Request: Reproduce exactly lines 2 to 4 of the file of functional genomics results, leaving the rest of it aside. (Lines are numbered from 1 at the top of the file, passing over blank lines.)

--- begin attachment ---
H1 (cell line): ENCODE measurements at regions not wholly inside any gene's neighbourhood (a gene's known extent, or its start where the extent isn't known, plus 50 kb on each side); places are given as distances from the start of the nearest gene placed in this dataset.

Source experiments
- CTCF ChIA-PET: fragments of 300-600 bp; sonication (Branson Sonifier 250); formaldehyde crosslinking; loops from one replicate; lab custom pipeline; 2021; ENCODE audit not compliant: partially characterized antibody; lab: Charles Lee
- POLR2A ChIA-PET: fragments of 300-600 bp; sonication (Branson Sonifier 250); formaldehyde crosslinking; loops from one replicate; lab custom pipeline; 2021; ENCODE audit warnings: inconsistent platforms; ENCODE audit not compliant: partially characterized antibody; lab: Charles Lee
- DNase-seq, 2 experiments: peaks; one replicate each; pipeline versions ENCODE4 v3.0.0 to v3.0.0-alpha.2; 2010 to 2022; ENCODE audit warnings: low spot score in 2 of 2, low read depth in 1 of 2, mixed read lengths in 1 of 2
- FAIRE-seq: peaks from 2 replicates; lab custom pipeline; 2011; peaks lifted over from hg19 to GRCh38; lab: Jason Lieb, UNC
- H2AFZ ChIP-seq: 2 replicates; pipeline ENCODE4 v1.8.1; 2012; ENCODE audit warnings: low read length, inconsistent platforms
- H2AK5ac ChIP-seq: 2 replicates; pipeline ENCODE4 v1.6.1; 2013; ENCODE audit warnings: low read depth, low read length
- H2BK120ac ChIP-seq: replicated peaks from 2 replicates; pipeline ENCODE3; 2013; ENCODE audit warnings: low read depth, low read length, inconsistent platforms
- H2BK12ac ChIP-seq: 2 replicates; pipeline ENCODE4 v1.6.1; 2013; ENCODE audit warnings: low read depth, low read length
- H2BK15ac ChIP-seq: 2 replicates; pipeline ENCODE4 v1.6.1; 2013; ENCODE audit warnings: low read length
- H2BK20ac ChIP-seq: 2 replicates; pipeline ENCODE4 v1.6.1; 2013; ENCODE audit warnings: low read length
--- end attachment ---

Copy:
Source experiments
- CTCF ChIA-PET: fragments of 300-600 bp; sonication (Branson Sonifier 250); formaldehyde crosslinking; loops from one replicate; lab custom pipeline; 2021; ENCODE audit not compliant: partially characterized antibody; lab: Charles Lee
- POLR2A ChIA-PET: fragments of 300-600 bp; sonication (Branson Sonifier 250); formaldehyde crosslinking; loops from one replicate; lab custom pipeline; 2021; ENCODE audit warnings: inconsistent platforms; ENCODE audit not compliant: partially characterized antibody; lab: Charles Lee